Sunday, November 28, 2010

"You're Living Their Reality"

Of course I knew before coming to Israel that the work I was about to begin was going to be challenging. Being an emotional person, I was certainly nervous to embark on this difficult journey working with people of cultures I had never encountered and dealing with issues I had never been exposed to. But still, you can’t always be prepared for everything.

Last week, after spending an amazing day learning about coexistence and meeting a group of Israelis and Palestinians who participate in cross-cultural understanding programs in Jerusalem, I got a call from my volunteering coordinator, Tamar. She wanted to let Julie and me know that we would no longer be working at the day care center where we have been spending time with the migrant workers’ kids every Wednesday morning. So, first off I have to inform all of you that I have been telling you the wrong thing about the day care center. I had thought that it was run by a governmental organization Mesila; I guess there was a miscommunication at some point. Anyway, the day care center was a privately owned place that was only overseen by Mesila, run by the Tel Aviv Municipality, after it was discovered. Apparently all of the day cares that are associated with Mesila are privately owned and often go a long time without being found because then, they are able to charge less to parents who can’t afford better ones and do not have to follow governmental standards.

Last week, during one of our shifts at this particular day care, a few Israelis came in and looked around. No one said much and then they left. I’m guessing they were checking out the place to see if everything was running smoothly. Obviously it wasn’t. Tamar explained that the owner of the center was warned several times to fix certain aspects of the day care and neglected to do so, ultimately causing her to be forced to shut it down. There is no telling exactly which day care centers the children will now find themselves, but it must be such a difficult adjustment. I felt angry and confused when I found out the news that I would no longer be working with the same children. Julie and I had just felt the week before that we had FINALLY broken some of the barriers with the toddlers especially the tough boys who wouldn’t play with us previously. Now we have to start over with a new set of kids. At first I wasn’t sure if wanted to take on this task, but after thinking it over for maybe 15 minutes I snapped out of my selfish thoughts and realized there was no question. Even spending a few weeks or months with these children I know will make a difference. Sure, it’s going to be emotionally difficult to start over and honestly, it sucks really bad that I didn’t get to say good-bye to the others, but I gotta do it. And you would too if you saw how cute they all were.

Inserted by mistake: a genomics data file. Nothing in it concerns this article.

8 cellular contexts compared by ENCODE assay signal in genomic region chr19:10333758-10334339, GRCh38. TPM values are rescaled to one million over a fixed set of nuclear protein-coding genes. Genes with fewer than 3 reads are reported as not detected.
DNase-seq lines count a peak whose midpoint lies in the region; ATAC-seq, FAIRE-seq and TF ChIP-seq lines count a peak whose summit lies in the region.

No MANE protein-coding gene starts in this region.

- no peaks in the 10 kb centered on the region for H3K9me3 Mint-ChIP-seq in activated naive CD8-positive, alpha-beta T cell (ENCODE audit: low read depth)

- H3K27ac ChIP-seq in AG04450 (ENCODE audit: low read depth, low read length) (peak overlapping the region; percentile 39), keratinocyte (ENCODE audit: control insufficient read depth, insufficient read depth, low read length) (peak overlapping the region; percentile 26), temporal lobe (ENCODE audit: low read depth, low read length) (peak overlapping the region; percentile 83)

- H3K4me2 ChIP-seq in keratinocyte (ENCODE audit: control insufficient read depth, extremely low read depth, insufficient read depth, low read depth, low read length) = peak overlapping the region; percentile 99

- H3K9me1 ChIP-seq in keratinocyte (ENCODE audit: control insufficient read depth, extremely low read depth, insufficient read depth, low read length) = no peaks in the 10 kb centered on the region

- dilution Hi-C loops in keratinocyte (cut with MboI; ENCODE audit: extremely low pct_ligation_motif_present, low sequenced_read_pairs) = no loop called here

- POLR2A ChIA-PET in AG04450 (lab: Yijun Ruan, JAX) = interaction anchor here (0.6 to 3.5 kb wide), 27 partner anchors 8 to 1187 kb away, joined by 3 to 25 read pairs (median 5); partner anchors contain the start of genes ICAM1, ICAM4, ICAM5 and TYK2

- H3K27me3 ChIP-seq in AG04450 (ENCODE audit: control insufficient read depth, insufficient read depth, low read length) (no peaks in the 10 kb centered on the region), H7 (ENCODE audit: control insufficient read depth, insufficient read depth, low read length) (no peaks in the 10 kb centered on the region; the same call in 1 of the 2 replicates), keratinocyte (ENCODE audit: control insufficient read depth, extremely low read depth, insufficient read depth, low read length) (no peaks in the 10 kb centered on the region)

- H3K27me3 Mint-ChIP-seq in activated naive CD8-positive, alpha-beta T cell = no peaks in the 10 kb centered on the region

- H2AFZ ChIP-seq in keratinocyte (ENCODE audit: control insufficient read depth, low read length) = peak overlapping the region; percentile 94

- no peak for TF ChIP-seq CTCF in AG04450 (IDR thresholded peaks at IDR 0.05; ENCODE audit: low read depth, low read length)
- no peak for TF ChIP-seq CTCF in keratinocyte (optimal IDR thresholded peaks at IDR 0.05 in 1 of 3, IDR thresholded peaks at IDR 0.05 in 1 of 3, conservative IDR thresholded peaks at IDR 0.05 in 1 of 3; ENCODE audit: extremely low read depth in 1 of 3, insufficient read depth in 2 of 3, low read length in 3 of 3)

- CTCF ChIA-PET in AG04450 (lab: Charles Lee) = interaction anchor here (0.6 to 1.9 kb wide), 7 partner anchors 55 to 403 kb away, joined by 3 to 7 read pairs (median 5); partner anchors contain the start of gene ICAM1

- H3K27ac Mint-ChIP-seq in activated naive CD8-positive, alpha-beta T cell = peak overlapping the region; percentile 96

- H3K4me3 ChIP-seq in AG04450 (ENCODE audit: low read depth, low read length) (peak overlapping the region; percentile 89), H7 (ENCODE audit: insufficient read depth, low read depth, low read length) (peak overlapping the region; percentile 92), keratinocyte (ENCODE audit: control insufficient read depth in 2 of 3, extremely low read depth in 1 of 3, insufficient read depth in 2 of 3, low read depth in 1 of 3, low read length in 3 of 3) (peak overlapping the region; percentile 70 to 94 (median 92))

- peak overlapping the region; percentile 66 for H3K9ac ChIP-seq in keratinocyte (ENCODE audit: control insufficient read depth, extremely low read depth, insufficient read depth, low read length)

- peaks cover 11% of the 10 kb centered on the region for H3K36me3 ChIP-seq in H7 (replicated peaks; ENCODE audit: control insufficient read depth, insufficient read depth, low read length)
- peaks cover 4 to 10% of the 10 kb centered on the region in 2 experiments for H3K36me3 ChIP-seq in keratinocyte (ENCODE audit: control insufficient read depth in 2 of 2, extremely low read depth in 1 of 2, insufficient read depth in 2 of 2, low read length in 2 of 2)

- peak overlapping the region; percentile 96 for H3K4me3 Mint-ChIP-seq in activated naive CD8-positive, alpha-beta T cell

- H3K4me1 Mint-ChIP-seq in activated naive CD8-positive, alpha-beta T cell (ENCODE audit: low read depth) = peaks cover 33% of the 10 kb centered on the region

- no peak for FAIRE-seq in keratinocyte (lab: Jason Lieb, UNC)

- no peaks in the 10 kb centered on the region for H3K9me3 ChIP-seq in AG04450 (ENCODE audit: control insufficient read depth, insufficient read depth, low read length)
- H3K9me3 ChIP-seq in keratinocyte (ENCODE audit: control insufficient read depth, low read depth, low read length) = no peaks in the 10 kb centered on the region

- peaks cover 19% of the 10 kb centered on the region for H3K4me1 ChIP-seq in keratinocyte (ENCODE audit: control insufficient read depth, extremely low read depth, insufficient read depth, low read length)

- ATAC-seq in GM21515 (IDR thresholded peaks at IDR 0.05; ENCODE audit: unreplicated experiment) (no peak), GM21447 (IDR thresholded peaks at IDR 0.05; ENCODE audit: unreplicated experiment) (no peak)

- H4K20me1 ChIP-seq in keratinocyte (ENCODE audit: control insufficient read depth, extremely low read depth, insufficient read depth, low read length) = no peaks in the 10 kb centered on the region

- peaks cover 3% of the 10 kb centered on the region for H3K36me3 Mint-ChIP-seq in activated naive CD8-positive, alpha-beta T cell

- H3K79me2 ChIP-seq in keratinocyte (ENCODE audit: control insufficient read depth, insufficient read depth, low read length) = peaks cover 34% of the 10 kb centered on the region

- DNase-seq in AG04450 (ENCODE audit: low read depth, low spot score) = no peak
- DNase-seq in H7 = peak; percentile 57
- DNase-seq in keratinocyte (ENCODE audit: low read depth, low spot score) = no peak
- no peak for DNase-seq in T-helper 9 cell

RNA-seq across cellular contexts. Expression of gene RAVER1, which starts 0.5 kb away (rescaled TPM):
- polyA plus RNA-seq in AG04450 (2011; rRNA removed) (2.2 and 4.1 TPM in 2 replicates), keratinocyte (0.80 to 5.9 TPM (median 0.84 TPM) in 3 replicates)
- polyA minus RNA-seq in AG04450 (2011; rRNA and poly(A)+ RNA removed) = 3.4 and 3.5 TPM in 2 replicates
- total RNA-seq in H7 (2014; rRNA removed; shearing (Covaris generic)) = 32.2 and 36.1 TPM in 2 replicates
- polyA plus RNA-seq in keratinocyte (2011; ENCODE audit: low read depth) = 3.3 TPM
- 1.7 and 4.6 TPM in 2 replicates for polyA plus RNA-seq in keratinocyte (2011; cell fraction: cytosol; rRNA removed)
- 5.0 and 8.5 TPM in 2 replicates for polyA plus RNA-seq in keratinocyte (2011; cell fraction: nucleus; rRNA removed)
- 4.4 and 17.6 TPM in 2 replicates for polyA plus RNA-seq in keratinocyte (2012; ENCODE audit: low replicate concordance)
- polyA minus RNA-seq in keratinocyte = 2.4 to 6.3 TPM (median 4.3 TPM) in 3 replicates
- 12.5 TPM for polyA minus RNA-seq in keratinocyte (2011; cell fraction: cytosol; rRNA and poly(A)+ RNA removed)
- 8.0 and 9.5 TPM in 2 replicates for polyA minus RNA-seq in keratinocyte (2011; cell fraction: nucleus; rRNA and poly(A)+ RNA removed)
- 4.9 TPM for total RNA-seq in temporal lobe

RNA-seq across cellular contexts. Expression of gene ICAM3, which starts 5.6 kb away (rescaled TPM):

When Julie and I met with Tamar to talk about what had happened there, we ended up getting pretty chocked up about the whole thing. It was really tough to think about the parents and their little babies who have to relocate on a second’s notice, especially now because that’s exactly what we have to do too. “You’re living their reality,” Tamar said. And she’s absolutely right.

*Very soon to come: posts about trip to the Dead Sea & Judean Desert as well as a night out with my Sudanese students!

1 comment:

  1. Marissa, can you send pics of the babies?
    Can't wait to see you, love, M